Editorial Review / Publisher's Information:
“Riveting . . . While I Was Gone [celebrates] what is impulsive in human nature.”
–The New York Times
“Miller weaves her themes of secrecy, betrayal, and forgiveness into a narrative that shines.”
Jo Becker has every reason to be content. She has three dynamic daughters, a loving marriage, and a rewarding career. But she feels a sense of unease. Then an old housemate reappears, sending Jo back to a distant past when she lived in a communal house in Cambridge, Massachusetts. Drawn deeper into her memories of that fateful summer in 1968, Jo begins to obsess about the person she once was. As she is pulled farther from her present life, her husband, and her world, Jo struggles against becoming enveloped by her past and its dark secret.
“[While I Was Gone] swoops gracefully between the past and the present, between a woman’s complex feelings about her husband and her equally complex fantasies–and fears–about another man. . . . [Miller writes] well about the trials of faith.”
–The New York Times Book Review
“Quietly gripping . . . Jo shines steadily as the flawed and thoroughly modern heroine. As in her 1986 novel, The Good Mother, Miller shows how impulses can fracture the family.”
“Marvelous . . . poignant . . . powerful.”
–Seattle Times/Post Intelligencer
Oprah Book Club® Selection, May 2000: In her still startling debut, The Good Mother, Sue Miller explored the premium we put on passion--and the terrible burden it places on a mother and child. Her fourth novel, While I Was Gone, is another study in familial crime and punishment. But this time, her wife and good mother is accessory to more than emotional malfeasance. Jo Becker has everything a woman could desire: a loving spouse, contented children, and a nice dog or two. When her New England veterinary practice takes on a new client, however, her past comes back to haunt her. Long ago, it seems, Jo had escaped her family and identity for a commune in Cambridge. Her Aquarian illusions came to an abrupt, bloody end when one of her housemates was brutally murdered.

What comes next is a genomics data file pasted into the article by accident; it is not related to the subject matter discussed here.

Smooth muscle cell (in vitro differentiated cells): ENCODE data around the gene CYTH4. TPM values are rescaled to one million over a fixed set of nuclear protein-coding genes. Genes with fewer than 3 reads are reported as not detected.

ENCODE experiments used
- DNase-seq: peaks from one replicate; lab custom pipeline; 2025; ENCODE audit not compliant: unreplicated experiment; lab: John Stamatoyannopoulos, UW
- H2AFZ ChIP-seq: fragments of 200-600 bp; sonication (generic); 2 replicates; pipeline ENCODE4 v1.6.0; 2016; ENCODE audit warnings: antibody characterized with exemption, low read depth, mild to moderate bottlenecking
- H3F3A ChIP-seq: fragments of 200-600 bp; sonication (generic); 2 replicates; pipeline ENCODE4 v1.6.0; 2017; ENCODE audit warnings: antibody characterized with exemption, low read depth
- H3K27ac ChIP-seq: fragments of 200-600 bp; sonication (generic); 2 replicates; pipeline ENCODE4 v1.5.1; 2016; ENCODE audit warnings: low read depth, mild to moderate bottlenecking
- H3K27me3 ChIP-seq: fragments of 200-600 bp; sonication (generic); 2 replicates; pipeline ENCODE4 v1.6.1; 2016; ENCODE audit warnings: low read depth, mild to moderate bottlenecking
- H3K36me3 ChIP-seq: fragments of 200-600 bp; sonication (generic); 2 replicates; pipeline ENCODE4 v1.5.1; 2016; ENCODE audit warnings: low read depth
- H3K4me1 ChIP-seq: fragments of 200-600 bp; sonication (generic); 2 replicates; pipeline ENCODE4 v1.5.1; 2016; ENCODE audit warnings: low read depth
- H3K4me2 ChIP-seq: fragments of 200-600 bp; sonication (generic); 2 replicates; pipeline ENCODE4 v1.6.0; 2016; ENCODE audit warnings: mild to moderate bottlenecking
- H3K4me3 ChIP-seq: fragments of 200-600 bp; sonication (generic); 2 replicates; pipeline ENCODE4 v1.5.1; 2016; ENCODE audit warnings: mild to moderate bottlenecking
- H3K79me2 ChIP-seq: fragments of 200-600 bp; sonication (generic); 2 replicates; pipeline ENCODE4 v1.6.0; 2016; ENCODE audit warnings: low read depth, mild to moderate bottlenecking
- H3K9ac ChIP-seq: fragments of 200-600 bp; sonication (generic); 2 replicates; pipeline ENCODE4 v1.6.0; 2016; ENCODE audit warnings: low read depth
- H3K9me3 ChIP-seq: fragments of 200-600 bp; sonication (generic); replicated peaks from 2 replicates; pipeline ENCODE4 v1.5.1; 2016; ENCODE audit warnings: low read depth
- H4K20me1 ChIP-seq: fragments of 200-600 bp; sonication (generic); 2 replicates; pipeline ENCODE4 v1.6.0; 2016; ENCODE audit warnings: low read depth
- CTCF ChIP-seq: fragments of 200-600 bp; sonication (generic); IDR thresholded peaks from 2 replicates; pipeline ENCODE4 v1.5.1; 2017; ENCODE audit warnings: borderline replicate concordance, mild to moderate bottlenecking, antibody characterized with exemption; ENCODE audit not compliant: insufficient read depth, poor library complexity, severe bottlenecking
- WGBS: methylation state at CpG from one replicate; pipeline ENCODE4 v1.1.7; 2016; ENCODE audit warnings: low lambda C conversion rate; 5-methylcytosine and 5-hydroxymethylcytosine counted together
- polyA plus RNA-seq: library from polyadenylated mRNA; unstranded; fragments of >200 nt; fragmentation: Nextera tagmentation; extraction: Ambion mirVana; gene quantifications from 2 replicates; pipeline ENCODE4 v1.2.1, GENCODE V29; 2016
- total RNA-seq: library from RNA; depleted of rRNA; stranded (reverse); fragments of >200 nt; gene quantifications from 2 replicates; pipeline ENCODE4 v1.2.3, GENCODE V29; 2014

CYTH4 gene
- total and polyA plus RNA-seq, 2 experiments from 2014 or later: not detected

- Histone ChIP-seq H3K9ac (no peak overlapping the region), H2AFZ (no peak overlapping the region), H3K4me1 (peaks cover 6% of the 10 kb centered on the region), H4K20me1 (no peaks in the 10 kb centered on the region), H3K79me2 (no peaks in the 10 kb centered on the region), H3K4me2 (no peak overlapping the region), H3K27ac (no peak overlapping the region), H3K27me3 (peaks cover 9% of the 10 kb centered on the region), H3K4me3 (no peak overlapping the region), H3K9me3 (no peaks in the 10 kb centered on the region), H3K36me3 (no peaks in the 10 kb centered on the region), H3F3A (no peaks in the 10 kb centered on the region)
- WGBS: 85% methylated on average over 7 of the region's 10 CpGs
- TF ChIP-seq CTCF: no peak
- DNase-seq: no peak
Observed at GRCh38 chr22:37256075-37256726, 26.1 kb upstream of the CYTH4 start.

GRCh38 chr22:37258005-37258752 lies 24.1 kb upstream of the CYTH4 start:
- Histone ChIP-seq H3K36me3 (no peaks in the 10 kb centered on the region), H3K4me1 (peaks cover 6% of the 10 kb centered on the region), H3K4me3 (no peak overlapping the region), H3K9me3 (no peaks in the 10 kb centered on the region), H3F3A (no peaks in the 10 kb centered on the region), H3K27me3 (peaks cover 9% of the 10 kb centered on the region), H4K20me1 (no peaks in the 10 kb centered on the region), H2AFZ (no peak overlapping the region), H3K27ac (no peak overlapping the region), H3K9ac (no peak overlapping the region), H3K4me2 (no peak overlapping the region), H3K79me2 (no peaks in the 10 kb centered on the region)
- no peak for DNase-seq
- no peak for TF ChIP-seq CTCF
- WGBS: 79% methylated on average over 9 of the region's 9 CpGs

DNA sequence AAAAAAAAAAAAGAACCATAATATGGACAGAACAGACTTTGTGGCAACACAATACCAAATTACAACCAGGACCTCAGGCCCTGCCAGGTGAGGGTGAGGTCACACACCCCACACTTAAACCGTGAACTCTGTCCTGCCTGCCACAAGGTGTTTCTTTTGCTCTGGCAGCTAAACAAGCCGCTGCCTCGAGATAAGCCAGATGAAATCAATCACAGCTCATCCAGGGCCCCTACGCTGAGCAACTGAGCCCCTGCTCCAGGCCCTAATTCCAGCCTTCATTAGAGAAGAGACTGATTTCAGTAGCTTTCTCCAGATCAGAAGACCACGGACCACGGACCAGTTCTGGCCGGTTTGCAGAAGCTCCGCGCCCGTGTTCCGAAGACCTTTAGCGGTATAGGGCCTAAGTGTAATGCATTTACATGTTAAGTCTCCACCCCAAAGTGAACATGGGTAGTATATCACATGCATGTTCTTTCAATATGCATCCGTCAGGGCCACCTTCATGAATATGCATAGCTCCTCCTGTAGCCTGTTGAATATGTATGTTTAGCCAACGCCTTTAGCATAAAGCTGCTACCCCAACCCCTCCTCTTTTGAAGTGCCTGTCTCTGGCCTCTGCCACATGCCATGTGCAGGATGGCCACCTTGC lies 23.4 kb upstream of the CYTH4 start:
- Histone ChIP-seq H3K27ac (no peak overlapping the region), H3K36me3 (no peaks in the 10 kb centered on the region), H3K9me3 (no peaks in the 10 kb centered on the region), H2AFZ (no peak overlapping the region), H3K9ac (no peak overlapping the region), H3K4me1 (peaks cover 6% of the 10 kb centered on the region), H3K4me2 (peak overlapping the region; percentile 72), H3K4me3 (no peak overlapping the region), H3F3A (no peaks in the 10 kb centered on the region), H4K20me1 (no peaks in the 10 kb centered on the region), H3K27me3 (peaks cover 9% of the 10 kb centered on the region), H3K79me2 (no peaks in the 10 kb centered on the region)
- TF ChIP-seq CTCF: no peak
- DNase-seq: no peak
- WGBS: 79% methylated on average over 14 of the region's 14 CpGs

Now this unhappy era returns in the person of Eli Mayhew, who had been the odd man out in Jo's boho household. His appearance is both tantalizing and upsetting: "Inside, I slowed down. I felt numbed. I had two last patients, and then I told Beattie to go home, that I'd close up.... I refiled the last charts, sprayed and wiped the examining table. I reviewed my list of routine surgeries for Wednesday. All the while I was thinking of Eli Mayhew, and of Dana and Larry and Duncan and me, and our lives in the house. Of the horrible way it had all ended." Sue Miller's fine novel is a penetrating--and sensuous--portrait of a woman besieged by her conscience. While I Was Gone also demonstrates that in the face of distance and betrayal, a little knowledge can be a dangerous thing indeed. --Winnie Wheaton